Next on my list of principal strategies is something that can be great to get you started in property – particularly if you have very little capital – it’s Rent to Rent. Essentially a form of sub-letting, rent to rent is where you “sub-let” a property or properties from a landlord (quite often a stereotypically tired landlord), and take over the management.

For many, the idea of sub-letting brings up images of some form of illegal or dodgy activity, but rent to rent is actually perfectly above board – if you do it right.

In essence, rent to rent is about negotiating a long-term tenancy from a current landlord for mutual benefit. The big advantage of doing this is that you might be able to negotiate a lower rent than the current market value and can then go on to let it out at a higher rate. You can pocket the difference and can save this money to put towards a deposit on an investment property.

When rent to rents began to become popular some years back, most landlords started out with simple single let units. They would negotiate a low enough rent with the existing landlord to be able to make their strategy work, and would then rent the property out on a short-term tenancy. Today, things have progressed somewhat and those looking to make even greater returns have begun to “rent to rent” properties as HMOs.

There’s been a fair amount of talk in the press that make suggestions that this type of activity is illegal, but so long as you do it the right way – and take into account the necessary legalities – then this strategy can be perfectly fine.

For example, you need to be aware that rent to rents are not possible with council-owned properties – this is a big no-no – and you need to make sure that the landlord will not be in violation of his or her mortgage. (Sub-letting might be against the terms of a buy to let mortgage so this needs to be checked).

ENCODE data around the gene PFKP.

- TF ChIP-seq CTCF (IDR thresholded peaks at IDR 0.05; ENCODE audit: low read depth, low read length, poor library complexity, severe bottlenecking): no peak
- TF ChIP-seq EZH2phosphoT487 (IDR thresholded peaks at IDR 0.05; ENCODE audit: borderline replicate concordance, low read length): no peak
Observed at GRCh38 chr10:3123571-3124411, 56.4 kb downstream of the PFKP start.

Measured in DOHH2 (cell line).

If it is the case that the current landlord would be in violation of the mortgage terms, then it’s advisable to get in touch with the lender. Often, a simple phone call to the lender can make it possible to change the terms. The other thing you need to verify is that you won’t be invalidating anybody’s insurance; but, if it’s all okay, then rent to rent is a very simple strategy which many, many people can use.

The big benefit of rent to rent is that you can start with very little capital and you don’t actually have to buy a property. However, as with everything, there is a flip side. As you won’t be owning the property, it means that you won’t be benefitting from any possible future capital growth. But, if you are stuck for cash and if you do want to get started in property, then this strategy can be a great way to get yourself on the right track.

One suggestion I would make to anyone looking to go into this is that they consider negotiating an option deal to go alongside the rent to rent agreement with the current owner/landlord. Options as well as instalment contracts, delay completions and all the other creative strategies that we’ve been thinking about lately, can work really well with a rent to rent agreement, and can be great at helping you to work towards building a property portfolio for the future.

Here’s to successful property investing

Peter Jones B.Sc FRICS

By the way, I’ve rewritten and updated my best selling eBook, The Successful Property Investor’s Strategy Workshop, which is an account of how I put together my multi-property portfolio, starting from scratch and with no money of my own, and how you can do the same. For more details please go to

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